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When My Pain Turned Out to Be More Than a Headache

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It was 3:00 a.m. on March 19th, 2016 and I woke up covered in sweat…I mean covered. I am a 50-year-old woman and would normally have dismissed it as hormonal, but I have to say, I was sopping wet.

Once I got up and out of bed, I quietly snuck into the bathroom and my clothes were dripping as I wiped myself down and got changed into new pajamas. It was then that I realized a searingly painful headache had begun that I had to admit worried me a little. It was not an ache but a tremendous pain.

Had I known then it would last more than 15 months and counting…I would have paid far more attention to how it was different to any headache I had had in my life before and not thought about how it was similar.

What I Didn’t Know

What I didn’t realize for a few months was that every time I lay down, after about 30 minutes or so, the pain would get better.


What I didn’t know was that nausea, vomiting, dizziness and brain fog were indicators of a different kind of headache.

What I didn’t know was that losing my balance, forgetting my dog’s name (for a day and a half) and not being able to wear my glasses without intense pain were big signs.

What I didn’t know was that being upright was the very thing that was causing my brain more damage than the headache itself.

What I didn’t know was that every time a doctor was telling me I was the wrong age to start having migraines, they should not have been diagnosing migraine.

What I didn’t know was that this was no migraine at all. I had a spontaneous spinal CSF leak (cerebrospinal fluid leak).

What Does CSF Do?

CSF is the almost clear liquid that bathes your brain and fills your spinal column to support and protect your spinal cord and keep your brain bobbing nicely inside your skull. Imagine your spinal column and brain much like a helium balloon with a string attached. As long as you have enough helium to keep the balloon afloat, it will keep your brain upright and “full.” Once a few days go by, the helium starts to seep out and the balloon starts to sag and fall toward the ground (that’s gravity).

Well, gravity on your brain means your brain actually gets pulled down into the cavity at the base of your skull and you are, in fact, rubbing your brain on bone. Needless to say, that isn’t a good thing.

Upright Headache

This type of headache is often called an upright headache as the pain can subside with lying down (also called positional headache or orthostatic headache). It makes sense because once you lie flat the spinal fluid has a chance to flow back to the brain and gravity is no longer playing as large a part in pulling on your brain.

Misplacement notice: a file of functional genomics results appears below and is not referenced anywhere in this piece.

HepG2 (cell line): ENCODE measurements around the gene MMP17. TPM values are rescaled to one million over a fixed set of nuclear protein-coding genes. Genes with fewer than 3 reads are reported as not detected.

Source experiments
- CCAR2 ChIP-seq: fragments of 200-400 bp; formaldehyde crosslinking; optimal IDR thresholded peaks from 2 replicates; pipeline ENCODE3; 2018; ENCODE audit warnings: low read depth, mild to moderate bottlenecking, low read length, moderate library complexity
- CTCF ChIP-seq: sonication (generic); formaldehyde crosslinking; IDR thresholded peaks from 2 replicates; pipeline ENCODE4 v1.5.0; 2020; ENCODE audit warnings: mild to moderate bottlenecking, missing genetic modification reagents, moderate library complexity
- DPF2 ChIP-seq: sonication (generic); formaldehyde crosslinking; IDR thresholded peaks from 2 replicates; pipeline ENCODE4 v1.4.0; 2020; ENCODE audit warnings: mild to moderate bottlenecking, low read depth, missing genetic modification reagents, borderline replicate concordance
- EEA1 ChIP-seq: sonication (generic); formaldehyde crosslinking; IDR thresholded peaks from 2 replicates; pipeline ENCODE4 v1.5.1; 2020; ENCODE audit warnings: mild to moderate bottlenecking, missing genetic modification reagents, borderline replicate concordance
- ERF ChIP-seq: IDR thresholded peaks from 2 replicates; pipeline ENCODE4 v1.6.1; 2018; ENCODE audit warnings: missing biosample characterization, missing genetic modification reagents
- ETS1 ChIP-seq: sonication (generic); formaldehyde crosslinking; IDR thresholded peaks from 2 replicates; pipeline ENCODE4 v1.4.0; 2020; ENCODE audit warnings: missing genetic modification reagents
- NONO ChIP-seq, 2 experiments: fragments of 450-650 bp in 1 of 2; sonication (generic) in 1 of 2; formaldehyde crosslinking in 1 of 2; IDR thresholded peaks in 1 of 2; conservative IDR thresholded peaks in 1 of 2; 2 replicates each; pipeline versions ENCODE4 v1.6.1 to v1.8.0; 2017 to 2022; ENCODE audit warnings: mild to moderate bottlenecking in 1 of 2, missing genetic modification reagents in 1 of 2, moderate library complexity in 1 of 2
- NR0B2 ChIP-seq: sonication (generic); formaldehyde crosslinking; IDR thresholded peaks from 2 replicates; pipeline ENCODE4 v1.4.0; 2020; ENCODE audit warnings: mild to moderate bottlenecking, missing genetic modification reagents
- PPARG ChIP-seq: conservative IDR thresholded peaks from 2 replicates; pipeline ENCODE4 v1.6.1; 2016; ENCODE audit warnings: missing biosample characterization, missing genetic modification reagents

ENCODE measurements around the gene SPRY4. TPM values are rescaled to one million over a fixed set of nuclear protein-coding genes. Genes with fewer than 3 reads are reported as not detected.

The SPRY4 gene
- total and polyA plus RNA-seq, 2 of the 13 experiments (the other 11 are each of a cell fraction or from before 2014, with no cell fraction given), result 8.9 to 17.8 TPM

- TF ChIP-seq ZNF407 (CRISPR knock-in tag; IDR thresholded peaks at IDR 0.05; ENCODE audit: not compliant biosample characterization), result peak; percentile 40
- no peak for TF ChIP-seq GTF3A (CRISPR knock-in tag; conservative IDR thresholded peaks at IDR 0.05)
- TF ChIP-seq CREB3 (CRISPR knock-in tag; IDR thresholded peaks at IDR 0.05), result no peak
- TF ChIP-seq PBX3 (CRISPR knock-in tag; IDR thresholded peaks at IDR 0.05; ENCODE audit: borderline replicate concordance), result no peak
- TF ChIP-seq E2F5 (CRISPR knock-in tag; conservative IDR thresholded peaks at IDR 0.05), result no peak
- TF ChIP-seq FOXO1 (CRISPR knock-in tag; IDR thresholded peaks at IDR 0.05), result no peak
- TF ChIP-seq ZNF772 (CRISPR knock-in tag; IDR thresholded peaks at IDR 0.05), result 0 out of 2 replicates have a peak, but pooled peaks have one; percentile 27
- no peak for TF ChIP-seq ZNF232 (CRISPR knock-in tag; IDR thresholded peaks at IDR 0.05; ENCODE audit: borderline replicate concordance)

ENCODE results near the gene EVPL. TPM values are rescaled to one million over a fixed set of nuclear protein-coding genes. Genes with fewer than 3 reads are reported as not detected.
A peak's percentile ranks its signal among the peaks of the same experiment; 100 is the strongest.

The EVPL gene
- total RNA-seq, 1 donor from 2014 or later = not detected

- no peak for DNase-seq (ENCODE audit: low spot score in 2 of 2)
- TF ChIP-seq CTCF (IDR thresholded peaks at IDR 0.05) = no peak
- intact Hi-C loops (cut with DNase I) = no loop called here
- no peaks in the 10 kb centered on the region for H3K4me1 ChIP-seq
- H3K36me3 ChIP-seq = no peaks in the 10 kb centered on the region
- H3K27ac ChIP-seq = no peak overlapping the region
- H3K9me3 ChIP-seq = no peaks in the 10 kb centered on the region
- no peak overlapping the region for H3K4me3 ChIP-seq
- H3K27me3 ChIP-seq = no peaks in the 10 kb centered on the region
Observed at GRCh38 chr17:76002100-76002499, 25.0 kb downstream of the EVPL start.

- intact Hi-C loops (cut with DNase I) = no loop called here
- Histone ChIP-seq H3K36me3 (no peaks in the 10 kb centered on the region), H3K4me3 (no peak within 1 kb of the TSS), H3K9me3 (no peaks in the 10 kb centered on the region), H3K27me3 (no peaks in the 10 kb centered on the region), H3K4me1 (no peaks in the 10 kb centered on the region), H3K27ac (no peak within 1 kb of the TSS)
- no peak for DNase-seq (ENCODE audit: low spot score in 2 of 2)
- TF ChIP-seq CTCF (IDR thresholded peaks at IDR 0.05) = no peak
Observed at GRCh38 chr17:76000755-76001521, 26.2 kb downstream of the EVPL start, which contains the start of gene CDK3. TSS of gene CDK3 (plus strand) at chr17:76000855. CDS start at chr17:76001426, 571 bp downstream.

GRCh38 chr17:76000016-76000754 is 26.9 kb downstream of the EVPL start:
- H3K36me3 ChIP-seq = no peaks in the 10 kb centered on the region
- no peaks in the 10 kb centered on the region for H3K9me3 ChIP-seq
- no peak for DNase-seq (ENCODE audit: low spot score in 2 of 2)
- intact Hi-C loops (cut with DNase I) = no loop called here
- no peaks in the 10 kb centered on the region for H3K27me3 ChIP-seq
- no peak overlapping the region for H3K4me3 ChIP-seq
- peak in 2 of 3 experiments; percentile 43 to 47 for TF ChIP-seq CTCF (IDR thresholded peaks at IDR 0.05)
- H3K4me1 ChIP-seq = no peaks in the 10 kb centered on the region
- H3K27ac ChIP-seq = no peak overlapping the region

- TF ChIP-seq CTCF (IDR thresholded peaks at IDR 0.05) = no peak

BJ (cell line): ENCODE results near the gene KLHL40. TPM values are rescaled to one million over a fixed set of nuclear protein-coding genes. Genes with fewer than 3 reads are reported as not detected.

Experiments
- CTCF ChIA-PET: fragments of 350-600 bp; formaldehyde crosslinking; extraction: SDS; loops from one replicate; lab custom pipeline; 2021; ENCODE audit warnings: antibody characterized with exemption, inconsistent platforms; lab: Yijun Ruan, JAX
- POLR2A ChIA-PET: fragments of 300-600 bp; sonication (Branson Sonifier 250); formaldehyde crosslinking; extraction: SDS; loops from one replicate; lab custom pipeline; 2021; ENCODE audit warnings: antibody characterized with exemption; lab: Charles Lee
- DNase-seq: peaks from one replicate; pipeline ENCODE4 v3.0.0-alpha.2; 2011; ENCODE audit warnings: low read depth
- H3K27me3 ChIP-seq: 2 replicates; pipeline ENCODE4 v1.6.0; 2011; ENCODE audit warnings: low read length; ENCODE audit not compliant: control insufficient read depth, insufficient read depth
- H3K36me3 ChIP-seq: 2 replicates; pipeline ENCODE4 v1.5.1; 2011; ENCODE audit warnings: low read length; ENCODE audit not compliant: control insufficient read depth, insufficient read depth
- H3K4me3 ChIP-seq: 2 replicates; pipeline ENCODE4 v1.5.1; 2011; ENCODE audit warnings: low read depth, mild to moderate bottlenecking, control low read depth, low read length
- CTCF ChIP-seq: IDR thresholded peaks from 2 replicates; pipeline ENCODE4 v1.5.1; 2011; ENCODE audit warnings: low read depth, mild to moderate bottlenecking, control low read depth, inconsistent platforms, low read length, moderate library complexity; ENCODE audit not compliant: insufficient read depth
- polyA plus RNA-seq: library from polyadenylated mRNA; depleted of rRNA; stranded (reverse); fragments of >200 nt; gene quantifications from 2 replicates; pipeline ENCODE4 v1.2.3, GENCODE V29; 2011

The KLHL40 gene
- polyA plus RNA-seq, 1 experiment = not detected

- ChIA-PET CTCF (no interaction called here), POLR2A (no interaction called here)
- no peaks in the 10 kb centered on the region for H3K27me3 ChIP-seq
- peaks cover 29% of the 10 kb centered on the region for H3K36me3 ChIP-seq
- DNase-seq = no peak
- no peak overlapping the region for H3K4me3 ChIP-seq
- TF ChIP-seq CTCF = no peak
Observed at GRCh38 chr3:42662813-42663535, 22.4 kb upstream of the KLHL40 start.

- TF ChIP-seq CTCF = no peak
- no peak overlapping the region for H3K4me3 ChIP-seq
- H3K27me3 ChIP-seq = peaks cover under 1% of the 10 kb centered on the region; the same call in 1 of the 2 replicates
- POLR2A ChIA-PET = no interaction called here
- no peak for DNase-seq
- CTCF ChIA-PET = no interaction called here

In my case, I had headaches all day every day if I was upright. Many of those with CSF leaks only notice symptoms after a few hours of being upright. Maybe there isn’t even that much pain, but more like foggy thinking, a difficulty piecing things together when this has not been the case prior.

Some people experience these symptoms gradually after dramatic events such as a car accident and some with everyday occurrences such as swinging a golf club, strenuous exercise or sneezing!

It wasn’t until I accidentally exacerbated my symptoms by lifting a very heavy pot in my garden and immediately laid down to alleviate the symptoms that my relative who knew about spinal CSF leaks told me to look into it.

Symptoms of CSF Leak

Once I looked at the symptoms online and did some more searching on various websites, I became convinced I was not dealing with a migraine.

Some of the symptoms include: positional headache, nausea, vomiting, impaired balance, photophobia (sensitivity to light), arm numbness, pain between the shoulder blades, neck pain, changes in hearing (ringing or muffled hearing), phonophobia (sensitivity to sound), dizziness and brain fog.

There are many other symptoms that go along with this condition and can be found on the Spinal CSF Leak Foundation website.

Convincing doctors, GPs and neurologists is a difficult prospect. Diagnosis can take months and even years if they are not familiar with the telltale signs of spinal CSF leaks.

It was a lot of work with a lot of help from others in the same boat as I was that finally got me to a correct diagnosis. None of the usual avenues panned out for me.

I did get treatment after a year in debilitating pain and will have to undergo another procedure as my symptoms have returned after two and a half months post-treatment, but I am hopeful I will be cured.

This “headache” is a treatable illness. It starts with the proper diagnosis.

I hope you will take a quick double take and look into spinal CSF leak if you have a new daily headache that just will not go away and tends to improve after resting flat – if you feel something is being missed, if you know in your gut all the pieces are just not adding up.

Your headache could have a treatable cause and I urge you to find out.

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Thinkstock photo via cyano66.

Originally published: June 8, 2017
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